GLENDALE, Ariz. -- Imagine the panic of looking at faces, praying that one belongs to your loved one who's missing. It can happen, often, to those looking after a person with dementia.
"We had one a little less than a week ago," said Glendale police Sgt. Brent Coombs. "I would say it's a few times a month, at least, that we have a person go missing and then we find out they're suffering from that kind of disease."
Glendale police said with these calls becoming more frequent, the International Association of Chiefs of Police are asking caretakers to prepare now for if and when their loved one goes missing.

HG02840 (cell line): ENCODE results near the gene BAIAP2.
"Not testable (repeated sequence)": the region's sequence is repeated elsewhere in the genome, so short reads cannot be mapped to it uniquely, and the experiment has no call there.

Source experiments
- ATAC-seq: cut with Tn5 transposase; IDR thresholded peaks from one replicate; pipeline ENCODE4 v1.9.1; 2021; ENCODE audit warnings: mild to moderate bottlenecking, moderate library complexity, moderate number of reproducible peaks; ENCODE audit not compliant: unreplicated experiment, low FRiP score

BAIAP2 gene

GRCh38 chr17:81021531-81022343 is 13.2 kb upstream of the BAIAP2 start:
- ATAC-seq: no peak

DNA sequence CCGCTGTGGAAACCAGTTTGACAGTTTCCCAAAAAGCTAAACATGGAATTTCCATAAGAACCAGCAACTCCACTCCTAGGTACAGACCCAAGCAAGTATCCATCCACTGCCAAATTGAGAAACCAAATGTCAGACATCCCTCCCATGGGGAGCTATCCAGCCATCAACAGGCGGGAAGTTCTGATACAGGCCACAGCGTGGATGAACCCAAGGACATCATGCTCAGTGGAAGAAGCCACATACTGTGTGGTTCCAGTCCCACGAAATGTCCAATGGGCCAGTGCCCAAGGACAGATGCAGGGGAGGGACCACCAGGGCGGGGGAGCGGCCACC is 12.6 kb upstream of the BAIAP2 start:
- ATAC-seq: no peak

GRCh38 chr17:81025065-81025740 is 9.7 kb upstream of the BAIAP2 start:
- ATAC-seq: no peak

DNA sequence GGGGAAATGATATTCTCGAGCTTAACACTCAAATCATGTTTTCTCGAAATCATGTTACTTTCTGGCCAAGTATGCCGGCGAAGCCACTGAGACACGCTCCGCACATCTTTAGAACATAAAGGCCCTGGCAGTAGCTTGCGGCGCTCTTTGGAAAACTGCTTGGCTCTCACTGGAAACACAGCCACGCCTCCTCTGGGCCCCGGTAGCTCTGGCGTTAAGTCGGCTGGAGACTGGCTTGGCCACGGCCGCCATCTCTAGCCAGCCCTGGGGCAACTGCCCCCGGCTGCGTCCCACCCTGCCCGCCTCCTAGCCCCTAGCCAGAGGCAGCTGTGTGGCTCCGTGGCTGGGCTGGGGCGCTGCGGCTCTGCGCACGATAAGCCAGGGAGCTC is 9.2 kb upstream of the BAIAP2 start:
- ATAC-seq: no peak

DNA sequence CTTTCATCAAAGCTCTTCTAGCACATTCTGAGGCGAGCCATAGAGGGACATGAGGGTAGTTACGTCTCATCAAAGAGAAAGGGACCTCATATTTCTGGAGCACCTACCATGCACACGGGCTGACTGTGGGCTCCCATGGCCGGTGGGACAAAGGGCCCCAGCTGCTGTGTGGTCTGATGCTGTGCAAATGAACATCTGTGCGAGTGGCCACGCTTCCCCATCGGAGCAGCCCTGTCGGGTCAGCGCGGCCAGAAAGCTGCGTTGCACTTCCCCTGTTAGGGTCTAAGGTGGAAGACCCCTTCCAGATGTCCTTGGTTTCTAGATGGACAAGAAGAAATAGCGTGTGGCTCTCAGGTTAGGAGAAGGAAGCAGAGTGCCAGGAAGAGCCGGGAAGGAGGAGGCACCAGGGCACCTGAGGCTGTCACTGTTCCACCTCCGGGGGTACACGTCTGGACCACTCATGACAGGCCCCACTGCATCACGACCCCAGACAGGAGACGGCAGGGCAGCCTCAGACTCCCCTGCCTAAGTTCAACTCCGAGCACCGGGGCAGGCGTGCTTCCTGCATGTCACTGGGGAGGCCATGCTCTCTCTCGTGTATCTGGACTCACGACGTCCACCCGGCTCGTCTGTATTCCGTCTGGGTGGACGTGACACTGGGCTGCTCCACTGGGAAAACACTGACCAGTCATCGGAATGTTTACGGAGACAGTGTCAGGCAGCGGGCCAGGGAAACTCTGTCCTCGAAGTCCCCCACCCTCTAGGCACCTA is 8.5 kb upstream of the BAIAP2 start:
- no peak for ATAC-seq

The campaign calls for having a current digital picture, knowing their medications, noting places they like to visit and using some kind of identifying bracelet or tracking device.
"It's a simple phone call and it's a reuniting where if they weren't wearing that kind of identification, they might wander farther," Coombs said.
At the Arizona's Alzheimer's Association, they agree, saying a bracelet with info and numbers increases the chance of a safe return.
"This is a bracelet again not only identifying them, but whom to contact," said Program Director Phil Carll.
Also, a watch or other device with tracking software can warn a family of anyone starting to wander.
"The GPS is in place on the person with dementia and a zone is set up, a safety zone," Crll said. "Once they go beyond that zone again the family is alerted."
This can save precious time when it really counts in a frantic search for a family member.